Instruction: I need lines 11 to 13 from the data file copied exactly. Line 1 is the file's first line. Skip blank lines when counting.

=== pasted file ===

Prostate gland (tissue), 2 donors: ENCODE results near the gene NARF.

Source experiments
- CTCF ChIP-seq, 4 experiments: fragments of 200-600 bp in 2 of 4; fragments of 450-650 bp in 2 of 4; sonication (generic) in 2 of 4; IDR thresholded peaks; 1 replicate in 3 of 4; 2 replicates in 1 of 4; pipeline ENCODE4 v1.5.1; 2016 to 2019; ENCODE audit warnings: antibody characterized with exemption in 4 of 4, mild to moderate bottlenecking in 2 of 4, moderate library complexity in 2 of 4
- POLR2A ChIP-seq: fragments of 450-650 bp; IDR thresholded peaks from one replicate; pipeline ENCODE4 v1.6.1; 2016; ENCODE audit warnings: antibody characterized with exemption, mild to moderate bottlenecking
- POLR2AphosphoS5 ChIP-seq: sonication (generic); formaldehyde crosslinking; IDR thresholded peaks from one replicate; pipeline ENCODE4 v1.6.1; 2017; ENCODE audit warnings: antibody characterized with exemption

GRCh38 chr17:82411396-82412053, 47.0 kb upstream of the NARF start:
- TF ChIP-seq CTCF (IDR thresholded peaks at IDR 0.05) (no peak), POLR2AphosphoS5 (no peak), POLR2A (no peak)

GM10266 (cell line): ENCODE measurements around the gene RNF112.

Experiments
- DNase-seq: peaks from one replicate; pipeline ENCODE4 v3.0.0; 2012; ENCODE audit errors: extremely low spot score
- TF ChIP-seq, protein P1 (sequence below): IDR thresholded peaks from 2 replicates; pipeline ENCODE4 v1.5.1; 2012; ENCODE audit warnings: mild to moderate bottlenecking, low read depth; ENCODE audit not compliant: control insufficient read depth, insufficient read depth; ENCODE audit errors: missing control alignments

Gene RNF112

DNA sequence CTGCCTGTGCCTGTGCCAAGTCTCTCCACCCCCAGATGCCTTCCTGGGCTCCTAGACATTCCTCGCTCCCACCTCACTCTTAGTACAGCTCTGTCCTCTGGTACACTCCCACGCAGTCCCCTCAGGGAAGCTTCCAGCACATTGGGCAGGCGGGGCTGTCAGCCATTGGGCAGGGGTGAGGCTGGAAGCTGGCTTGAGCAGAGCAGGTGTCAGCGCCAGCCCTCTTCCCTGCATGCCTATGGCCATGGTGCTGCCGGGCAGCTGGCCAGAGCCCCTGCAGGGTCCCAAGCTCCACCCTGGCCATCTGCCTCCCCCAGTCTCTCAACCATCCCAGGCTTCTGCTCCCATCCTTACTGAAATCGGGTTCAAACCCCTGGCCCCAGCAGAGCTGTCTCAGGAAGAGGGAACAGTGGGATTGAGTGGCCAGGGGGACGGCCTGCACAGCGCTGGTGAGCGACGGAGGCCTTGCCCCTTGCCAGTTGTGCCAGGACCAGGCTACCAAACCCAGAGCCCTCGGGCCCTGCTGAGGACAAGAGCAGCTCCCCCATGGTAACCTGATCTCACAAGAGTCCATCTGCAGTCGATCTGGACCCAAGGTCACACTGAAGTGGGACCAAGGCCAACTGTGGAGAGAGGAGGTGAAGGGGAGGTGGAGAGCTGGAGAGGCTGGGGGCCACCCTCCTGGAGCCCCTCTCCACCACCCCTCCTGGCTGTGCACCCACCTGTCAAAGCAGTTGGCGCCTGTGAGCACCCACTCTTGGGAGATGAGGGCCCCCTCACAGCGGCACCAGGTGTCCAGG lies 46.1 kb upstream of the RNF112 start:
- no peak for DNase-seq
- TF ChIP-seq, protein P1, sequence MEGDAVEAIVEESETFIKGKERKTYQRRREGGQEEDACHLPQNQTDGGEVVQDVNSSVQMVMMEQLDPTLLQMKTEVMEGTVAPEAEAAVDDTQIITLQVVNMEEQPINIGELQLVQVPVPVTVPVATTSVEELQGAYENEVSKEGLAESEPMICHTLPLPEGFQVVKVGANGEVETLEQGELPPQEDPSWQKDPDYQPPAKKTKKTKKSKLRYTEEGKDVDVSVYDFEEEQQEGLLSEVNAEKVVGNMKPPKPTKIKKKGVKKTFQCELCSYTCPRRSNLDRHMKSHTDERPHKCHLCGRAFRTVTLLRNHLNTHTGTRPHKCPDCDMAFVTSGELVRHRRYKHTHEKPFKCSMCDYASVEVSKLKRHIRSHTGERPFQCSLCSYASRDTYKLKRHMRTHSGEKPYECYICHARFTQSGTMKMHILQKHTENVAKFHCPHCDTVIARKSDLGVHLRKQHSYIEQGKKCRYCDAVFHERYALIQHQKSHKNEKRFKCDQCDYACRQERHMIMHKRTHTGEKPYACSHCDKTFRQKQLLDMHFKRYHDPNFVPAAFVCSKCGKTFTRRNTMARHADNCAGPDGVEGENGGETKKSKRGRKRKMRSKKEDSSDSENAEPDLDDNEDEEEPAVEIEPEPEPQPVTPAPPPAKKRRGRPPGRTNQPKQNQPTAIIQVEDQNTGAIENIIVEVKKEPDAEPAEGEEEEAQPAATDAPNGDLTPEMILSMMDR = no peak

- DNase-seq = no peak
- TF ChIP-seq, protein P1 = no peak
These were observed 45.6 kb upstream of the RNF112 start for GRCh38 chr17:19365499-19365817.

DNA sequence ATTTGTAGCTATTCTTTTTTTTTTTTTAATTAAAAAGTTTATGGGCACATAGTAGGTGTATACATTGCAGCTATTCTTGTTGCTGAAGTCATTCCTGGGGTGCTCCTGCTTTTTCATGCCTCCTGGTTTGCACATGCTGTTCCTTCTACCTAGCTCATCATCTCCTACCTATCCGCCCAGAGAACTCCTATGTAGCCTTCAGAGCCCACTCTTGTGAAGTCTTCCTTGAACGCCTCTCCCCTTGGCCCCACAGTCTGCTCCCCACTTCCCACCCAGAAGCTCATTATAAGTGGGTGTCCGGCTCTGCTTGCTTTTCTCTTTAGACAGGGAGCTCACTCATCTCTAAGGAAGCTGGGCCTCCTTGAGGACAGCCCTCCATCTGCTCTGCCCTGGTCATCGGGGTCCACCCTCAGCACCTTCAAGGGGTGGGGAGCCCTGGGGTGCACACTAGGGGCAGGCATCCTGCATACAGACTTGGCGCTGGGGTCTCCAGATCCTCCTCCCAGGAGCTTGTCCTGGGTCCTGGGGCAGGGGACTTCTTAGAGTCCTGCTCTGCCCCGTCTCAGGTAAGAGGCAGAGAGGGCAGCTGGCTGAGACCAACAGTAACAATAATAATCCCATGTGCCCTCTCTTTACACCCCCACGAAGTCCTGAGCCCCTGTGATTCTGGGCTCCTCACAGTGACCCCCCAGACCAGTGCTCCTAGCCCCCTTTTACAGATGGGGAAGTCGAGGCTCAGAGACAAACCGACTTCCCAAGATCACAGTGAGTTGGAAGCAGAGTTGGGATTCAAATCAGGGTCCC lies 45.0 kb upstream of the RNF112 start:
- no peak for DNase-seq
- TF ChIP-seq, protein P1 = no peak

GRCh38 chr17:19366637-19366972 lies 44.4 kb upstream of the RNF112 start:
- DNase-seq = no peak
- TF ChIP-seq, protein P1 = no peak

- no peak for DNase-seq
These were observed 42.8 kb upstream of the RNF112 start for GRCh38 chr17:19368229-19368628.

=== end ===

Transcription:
- TF ChIP-seq, protein P1 (sequence below): IDR thresholded peaks from 2 replicates; pipeline ENCODE4 v1.5.1; 2012; ENCODE audit warnings: mild to moderate bottlenecking, low read depth; ENCODE audit not compliant: control insufficient read depth, insufficient read depth; ENCODE audit errors: missing control alignments

Gene RNF112

DNA sequence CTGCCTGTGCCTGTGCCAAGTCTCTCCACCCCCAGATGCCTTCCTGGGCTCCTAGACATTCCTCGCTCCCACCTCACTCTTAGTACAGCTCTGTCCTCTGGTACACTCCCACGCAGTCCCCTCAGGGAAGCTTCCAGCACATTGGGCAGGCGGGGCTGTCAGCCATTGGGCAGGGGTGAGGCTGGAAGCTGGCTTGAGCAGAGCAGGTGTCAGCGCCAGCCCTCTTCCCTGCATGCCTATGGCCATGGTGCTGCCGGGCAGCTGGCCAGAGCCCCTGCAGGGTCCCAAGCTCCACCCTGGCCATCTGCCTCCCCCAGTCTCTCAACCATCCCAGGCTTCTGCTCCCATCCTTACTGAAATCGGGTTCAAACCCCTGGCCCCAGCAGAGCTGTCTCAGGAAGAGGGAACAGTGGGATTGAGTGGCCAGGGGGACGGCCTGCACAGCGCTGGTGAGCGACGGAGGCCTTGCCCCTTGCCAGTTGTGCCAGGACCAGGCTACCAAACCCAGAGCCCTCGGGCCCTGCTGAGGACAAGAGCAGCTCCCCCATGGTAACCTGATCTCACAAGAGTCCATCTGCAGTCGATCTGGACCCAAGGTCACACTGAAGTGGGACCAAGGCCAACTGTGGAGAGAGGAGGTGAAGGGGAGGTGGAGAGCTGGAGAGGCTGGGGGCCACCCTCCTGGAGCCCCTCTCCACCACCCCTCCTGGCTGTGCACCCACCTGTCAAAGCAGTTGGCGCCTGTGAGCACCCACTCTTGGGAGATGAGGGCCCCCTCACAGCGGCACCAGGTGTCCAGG lies 46.1 kb upstream of the RNF112 start: